Lots of CEOs talk about innovation, but which companies are putting their money where their mouths are when it comes to driving real innovation? Today, the IP & Science business of Thomson Reuters answered that question with the release of its fourth annual Top 100 Global Innovators list.
The annual study, which is the only purely quantitative ranking of innovation of its kind, recognizes the 100 most innovative organizations globally based on a series of financial and patent-related metrics.
Beyond the list itself, which includes some names you’d expect (Apple, IBM, Google, IBM, Samsung) and some surprises (Blackberry, Huawei, NGK Spark Plug), the Top 100 Innovators report also contains a detailed analysis of company financials, the influence of governmental policies and industry trends.
Following are some of the key findings:
Japan Takes the Lead Among Global Innovators; U.S. Declines 27% Year-Over-Year: Asia is home to the largest share of Top 100 innovators for the first time this year, with 46 of the 100 companies hailing from that region. Of these, 39 are based in Japan, 4 in South Korea, 2 from Taiwan and, for the first time, a Chinese company (Huawei) has made the list. North America follows with 36, down from 46 last year, with 35 companies domiciled in the US and 1 in Canada. Europe contributed 18 honorees, with the largest representation coming from France (7), Switzerland (5) and Germany (4). The United Kingdom is noticeably absent from the Top 100 list again this year, despite aggressive tax legislation in the country designed to spur new innovation.
Top Innovators Doubled Annual Revenue Growth Rate of S&P 500: Thomson Reuters Top 100 Global Innovators outperformed the S&P 500 for the fourth consecutive year, achieving year-over-year market cap weighted revenue growth of 12.6 percent, roughly double the 6.85 percent annual revenue growth generated by S&P 500 companies. The 2014 Top 100 Global Innovators also generated US $3.69 trillion in revenue last year. And, they had an increase in R&D investment of more than double their NASDAQ counterparts; the Top 100 increased R&D spend by 16.9 percent, whereas NASDAQ’s R&D investment jumped by 8.18 percent and S&P 500 by only 3.97 percent.
R&D Spending Growth Accelerates: The 100 organizations in the study spent a combined U.S. $208 trillion on R&D in 2013, the group outspent the constituents of S&P 500 at a rate of 4:1. On a year-over-year basis, Top 100 Global Innovators increased their total R&D spending by nearly 17 percent.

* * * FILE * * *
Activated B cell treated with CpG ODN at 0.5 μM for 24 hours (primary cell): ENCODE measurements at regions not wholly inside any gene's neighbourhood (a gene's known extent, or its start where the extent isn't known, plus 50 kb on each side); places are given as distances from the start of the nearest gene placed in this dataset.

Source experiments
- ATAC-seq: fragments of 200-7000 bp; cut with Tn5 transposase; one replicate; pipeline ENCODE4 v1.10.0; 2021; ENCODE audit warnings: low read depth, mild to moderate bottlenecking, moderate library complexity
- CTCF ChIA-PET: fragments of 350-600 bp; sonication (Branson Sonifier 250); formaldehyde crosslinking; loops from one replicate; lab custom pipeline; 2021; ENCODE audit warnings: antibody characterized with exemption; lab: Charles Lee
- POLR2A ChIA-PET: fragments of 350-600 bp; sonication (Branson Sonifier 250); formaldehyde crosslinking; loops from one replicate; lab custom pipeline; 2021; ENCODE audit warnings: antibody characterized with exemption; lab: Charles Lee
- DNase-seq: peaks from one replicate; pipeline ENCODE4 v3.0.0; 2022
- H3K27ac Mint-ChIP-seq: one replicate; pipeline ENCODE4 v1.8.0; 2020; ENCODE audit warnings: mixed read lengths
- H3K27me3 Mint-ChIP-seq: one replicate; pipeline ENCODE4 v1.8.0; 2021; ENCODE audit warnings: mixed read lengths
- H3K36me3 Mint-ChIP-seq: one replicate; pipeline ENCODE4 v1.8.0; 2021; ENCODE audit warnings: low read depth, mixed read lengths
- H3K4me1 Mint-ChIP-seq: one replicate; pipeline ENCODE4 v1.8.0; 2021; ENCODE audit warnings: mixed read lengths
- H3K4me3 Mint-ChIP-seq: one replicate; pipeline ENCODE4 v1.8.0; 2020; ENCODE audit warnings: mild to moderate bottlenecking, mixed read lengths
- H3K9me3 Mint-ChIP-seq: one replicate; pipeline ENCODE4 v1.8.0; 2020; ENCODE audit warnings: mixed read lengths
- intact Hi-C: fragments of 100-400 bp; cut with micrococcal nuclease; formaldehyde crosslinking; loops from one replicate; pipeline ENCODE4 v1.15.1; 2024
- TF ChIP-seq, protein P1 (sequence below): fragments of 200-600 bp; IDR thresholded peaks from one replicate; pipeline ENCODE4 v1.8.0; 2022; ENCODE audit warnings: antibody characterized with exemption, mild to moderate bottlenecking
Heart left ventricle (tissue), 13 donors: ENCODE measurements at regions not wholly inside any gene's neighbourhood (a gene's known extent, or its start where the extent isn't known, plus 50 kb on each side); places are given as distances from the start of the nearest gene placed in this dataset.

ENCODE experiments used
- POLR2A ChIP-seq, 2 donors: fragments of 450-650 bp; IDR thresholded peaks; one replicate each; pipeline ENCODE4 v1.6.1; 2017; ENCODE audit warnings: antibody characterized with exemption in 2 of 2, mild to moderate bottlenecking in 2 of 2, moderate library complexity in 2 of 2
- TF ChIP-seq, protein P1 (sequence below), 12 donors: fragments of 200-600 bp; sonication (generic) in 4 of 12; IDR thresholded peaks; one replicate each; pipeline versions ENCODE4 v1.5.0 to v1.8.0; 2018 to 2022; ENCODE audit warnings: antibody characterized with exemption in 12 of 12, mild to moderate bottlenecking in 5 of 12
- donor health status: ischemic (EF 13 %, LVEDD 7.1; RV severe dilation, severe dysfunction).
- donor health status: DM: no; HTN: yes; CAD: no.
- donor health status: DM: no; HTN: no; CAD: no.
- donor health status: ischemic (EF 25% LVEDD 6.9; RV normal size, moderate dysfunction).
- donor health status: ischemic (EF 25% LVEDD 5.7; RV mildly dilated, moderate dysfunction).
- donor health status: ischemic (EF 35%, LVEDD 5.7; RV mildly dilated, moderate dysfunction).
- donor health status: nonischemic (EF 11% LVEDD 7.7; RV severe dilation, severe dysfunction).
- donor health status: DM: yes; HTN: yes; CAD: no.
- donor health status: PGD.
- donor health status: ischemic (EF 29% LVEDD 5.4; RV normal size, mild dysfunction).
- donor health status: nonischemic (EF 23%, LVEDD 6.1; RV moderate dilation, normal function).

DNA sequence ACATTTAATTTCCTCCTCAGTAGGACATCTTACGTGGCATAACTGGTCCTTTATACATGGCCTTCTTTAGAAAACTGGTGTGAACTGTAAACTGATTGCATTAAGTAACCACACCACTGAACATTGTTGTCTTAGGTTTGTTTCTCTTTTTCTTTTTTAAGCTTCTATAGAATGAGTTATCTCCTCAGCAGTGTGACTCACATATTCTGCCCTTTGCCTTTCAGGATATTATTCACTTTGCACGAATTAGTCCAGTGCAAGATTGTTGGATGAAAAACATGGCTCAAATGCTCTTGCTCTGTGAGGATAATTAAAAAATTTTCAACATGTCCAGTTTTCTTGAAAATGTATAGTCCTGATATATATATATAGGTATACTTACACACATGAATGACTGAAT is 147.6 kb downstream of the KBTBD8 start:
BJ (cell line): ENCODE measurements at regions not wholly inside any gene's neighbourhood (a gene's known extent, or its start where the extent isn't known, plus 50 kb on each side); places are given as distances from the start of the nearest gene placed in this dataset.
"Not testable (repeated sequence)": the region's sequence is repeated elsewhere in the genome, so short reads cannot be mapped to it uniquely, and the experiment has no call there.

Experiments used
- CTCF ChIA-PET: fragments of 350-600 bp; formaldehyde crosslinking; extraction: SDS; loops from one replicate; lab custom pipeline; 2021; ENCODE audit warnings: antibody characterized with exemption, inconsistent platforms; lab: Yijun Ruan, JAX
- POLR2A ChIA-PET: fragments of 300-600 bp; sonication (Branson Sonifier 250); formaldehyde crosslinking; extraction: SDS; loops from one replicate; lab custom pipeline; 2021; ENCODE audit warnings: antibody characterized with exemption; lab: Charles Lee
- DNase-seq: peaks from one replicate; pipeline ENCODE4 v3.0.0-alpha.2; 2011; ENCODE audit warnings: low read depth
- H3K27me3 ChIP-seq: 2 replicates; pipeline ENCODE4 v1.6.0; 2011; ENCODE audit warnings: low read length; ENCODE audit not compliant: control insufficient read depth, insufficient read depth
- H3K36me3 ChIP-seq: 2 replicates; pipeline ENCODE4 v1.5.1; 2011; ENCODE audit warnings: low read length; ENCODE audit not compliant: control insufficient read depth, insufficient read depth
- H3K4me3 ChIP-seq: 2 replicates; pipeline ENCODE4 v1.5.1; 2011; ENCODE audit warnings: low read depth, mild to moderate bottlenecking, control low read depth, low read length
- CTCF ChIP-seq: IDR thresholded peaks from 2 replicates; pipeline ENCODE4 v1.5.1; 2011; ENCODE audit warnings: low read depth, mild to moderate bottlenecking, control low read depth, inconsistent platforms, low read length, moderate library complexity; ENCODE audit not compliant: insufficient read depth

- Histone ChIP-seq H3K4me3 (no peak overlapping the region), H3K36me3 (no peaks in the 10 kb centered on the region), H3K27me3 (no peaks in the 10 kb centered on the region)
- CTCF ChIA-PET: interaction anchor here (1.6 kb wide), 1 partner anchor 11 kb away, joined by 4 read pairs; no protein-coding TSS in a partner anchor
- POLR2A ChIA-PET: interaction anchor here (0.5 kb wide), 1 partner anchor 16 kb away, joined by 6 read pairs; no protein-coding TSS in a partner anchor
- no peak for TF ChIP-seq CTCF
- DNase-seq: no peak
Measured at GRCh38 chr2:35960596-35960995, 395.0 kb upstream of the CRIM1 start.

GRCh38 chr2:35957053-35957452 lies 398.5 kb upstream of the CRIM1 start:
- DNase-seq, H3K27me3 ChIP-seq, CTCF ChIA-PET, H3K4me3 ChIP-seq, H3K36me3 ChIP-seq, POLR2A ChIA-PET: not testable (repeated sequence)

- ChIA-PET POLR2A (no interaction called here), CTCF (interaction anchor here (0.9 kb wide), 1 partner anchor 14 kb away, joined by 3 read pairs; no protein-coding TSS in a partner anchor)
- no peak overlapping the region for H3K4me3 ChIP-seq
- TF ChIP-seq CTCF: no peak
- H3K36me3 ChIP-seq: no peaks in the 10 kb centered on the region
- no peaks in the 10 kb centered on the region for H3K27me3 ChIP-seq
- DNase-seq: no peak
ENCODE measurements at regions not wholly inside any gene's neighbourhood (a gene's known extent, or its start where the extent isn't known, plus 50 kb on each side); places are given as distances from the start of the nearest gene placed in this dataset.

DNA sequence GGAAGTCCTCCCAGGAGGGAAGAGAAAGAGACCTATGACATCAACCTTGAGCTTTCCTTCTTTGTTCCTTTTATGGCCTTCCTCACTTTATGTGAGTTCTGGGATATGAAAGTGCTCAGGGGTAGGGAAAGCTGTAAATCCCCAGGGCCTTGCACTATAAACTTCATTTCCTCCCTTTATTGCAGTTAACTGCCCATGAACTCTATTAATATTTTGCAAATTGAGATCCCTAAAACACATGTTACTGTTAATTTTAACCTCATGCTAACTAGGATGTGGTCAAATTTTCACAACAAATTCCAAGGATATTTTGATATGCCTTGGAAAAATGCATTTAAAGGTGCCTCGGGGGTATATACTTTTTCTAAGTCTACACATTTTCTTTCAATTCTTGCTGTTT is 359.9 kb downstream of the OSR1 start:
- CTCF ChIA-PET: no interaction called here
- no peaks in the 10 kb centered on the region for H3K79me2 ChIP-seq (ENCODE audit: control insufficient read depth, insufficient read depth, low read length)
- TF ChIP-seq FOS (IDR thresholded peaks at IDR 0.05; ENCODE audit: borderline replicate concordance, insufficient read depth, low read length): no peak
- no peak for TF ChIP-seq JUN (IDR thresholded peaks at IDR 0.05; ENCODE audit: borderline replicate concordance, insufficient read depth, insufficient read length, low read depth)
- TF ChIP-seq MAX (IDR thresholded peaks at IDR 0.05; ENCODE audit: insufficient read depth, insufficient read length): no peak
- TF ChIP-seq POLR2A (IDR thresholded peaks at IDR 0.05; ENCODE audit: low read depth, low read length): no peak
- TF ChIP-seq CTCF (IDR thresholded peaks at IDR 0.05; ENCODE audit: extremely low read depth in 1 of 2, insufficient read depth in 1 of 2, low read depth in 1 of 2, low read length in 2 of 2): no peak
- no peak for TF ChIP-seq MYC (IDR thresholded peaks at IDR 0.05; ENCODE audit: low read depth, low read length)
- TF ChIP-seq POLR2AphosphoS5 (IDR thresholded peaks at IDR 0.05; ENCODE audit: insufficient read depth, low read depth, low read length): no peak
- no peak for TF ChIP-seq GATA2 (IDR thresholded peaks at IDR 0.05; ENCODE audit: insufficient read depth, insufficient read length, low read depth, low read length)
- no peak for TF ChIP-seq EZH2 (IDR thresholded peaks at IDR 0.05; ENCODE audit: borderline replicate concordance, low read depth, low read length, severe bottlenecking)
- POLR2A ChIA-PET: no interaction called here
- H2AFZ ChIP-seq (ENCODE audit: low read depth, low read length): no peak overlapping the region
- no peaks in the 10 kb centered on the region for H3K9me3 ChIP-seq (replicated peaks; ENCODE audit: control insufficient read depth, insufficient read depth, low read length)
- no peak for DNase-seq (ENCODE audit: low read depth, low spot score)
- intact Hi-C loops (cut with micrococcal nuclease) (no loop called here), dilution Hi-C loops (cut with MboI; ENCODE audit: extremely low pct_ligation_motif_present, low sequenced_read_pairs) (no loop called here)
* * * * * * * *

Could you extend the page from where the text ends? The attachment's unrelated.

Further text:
Smartphone Patent Wars Continue to Drive New Innovation: The intense competition in the smartphone space is on clear display in this year’s Top 100 Global Innovators list, with the major players in the smartphone patent wars present: Apple, Microsoft, Samsung, Google and BlackBerry.
Semiconductor Firms Still Leading the Chase: The Semiconductor and Electronic Components industry continued to lead all other industry sectors in 2014, with 21 representative companies, a 9 percent decrease from the previous year, but still a 50 percent increase since the Top 100 program’s inception, when there were just 14 semiconductor companies on the list. Computer hardware was the next most prolific industry, with 13 companies, up 18% over the previous year. The Industrial sector contributed 8 companies to the Top 100 list, displacing the Automotive sector, which contributed 6 companies this year, down from 8 last year.
Pharma Continues to Increase Presence in Top 100: For the second year in a row, a growing number of pharmaceutical companies, including Abbott Laboratories, Johnson & Johnson, Novartis and Roche, have cemented their presence on the Top 100 list by virtue of their strong global patent portfolios. This comes despite the Top 100 methodology favoring fast-moving, hyper-competitive industries such as semiconductors/electronic components and computer hardware, as opposed to pharma, which tends to have longer R&D cycles.
For more information and to download the full report, visit top100innovators.com
To view the full Top 100 Innovators graphic, see blow, or click here.